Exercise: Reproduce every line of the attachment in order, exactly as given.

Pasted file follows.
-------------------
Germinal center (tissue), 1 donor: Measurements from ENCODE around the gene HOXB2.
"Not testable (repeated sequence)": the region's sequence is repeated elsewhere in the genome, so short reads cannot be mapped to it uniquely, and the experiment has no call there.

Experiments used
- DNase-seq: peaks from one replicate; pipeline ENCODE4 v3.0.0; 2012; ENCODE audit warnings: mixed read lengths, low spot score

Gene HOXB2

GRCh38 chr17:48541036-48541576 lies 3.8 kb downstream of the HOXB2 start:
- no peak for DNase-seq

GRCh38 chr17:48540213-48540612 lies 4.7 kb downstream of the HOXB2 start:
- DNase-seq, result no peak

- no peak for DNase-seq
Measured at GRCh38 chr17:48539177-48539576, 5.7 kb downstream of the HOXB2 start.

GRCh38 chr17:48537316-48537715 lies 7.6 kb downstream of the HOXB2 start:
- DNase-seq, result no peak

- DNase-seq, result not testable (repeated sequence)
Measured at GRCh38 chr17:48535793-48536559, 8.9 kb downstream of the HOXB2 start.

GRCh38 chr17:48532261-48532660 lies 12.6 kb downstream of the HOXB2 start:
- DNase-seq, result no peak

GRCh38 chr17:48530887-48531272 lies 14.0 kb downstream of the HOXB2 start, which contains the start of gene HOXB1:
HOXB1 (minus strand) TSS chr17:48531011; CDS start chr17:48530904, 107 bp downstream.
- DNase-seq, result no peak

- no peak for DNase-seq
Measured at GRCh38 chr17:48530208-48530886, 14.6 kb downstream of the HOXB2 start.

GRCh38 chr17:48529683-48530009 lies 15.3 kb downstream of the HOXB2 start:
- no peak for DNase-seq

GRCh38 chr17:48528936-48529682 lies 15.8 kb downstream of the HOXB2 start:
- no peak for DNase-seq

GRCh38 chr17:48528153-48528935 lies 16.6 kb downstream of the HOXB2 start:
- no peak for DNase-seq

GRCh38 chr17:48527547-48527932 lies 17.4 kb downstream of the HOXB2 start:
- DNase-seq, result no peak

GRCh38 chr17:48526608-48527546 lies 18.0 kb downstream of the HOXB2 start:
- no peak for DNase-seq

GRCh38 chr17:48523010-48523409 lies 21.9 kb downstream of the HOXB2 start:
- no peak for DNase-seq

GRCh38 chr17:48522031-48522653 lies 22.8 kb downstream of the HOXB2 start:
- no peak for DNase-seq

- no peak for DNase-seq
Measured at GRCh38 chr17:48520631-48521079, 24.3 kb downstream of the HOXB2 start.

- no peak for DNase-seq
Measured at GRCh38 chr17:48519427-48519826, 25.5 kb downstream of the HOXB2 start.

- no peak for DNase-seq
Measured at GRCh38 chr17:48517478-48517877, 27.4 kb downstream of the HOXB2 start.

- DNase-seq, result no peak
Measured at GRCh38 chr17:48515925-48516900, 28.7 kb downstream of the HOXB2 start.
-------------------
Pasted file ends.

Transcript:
Germinal center (tissue), 1 donor: Measurements from ENCODE around the gene HOXB2.
"Not testable (repeated sequence)": the region's sequence is repeated elsewhere in the genome, so short reads cannot be mapped to it uniquely, and the experiment has no call there.

Experiments used
- DNase-seq: peaks from one replicate; pipeline ENCODE4 v3.0.0; 2012; ENCODE audit warnings: mixed read lengths, low spot score

Gene HOXB2

GRCh38 chr17:48541036-48541576 lies 3.8 kb downstream of the HOXB2 start:
- no peak for DNase-seq

GRCh38 chr17:48540213-48540612 lies 4.7 kb downstream of the HOXB2 start:
- DNase-seq, result no peak

- no peak for DNase-seq
Measured at GRCh38 chr17:48539177-48539576, 5.7 kb downstream of the HOXB2 start.

GRCh38 chr17:48537316-48537715 lies 7.6 kb downstream of the HOXB2 start:
- DNase-seq, result no peak

- DNase-seq, result not testable (repeated sequence)
Measured at GRCh38 chr17:48535793-48536559, 8.9 kb downstream of the HOXB2 start.

GRCh38 chr17:48532261-48532660 lies 12.6 kb downstream of the HOXB2 start:
- DNase-seq, result no peak

GRCh38 chr17:48530887-48531272 lies 14.0 kb downstream of the HOXB2 start, which contains the start of gene HOXB1:
HOXB1 (minus strand) TSS chr17:48531011; CDS start chr17:48530904, 107 bp downstream.
- DNase-seq, result no peak

- no peak for DNase-seq
Measured at GRCh38 chr17:48530208-48530886, 14.6 kb downstream of the HOXB2 start.

GRCh38 chr17:48529683-48530009 lies 15.3 kb downstream of the HOXB2 start:
- no peak for DNase-seq

GRCh38 chr17:48528936-48529682 lies 15.8 kb downstream of the HOXB2 start:
- no peak for DNase-seq

GRCh38 chr17:48528153-48528935 lies 16.6 kb downstream of the HOXB2 start:
- no peak for DNase-seq

GRCh38 chr17:48527547-48527932 lies 17.4 kb downstream of the HOXB2 start:
- DNase-seq, result no peak

GRCh38 chr17:48526608-48527546 lies 18.0 kb downstream of the HOXB2 start:
- no peak for DNase-seq

GRCh38 chr17:48523010-48523409 lies 21.9 kb downstream of the HOXB2 start:
- no peak for DNase-seq

GRCh38 chr17:48522031-48522653 lies 22.8 kb downstream of the HOXB2 start:
- no peak for DNase-seq

- no peak for DNase-seq
Measured at GRCh38 chr17:48520631-48521079, 24.3 kb downstream of the HOXB2 start.

- no peak for DNase-seq
Measured at GRCh38 chr17:48519427-48519826, 25.5 kb downstream of the HOXB2 start.

- no peak for DNase-seq
Measured at GRCh38 chr17:48517478-48517877, 27.4 kb downstream of the HOXB2 start.

- DNase-seq, result no peak
Measured at GRCh38 chr17:48515925-48516900, 28.7 kb downstream of the HOXB2 start.